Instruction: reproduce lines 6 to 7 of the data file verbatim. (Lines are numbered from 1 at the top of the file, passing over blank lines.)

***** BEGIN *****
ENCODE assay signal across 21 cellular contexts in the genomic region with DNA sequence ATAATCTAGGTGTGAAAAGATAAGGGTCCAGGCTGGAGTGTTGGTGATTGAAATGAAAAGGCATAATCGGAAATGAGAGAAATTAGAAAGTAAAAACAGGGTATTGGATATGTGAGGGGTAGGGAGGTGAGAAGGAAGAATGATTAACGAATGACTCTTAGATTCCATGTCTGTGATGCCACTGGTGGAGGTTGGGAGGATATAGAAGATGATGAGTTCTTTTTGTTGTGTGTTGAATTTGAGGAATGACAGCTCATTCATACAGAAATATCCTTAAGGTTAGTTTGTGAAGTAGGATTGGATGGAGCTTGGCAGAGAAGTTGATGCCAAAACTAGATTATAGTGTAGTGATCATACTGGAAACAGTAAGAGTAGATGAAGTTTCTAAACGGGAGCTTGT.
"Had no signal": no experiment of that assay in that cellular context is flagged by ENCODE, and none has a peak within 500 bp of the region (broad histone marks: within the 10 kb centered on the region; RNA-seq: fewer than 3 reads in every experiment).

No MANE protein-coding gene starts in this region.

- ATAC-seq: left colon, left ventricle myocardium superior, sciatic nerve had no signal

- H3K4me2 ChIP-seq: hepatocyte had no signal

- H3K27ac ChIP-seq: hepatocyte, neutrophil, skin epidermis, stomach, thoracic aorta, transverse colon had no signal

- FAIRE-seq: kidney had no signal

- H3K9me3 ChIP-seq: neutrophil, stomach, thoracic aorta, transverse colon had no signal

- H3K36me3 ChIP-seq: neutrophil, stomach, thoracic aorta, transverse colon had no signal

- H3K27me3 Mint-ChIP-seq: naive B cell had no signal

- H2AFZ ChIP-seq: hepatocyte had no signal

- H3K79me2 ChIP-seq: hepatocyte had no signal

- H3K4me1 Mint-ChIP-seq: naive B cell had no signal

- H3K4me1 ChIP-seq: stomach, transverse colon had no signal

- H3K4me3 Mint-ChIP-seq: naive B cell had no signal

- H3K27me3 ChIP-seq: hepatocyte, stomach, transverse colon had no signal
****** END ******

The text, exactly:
- H3K27ac ChIP-seq: hepatocyte, neutrophil, skin epidermis, stomach, thoracic aorta, transverse colon had no signal

- FAIRE-seq: kidney had no signal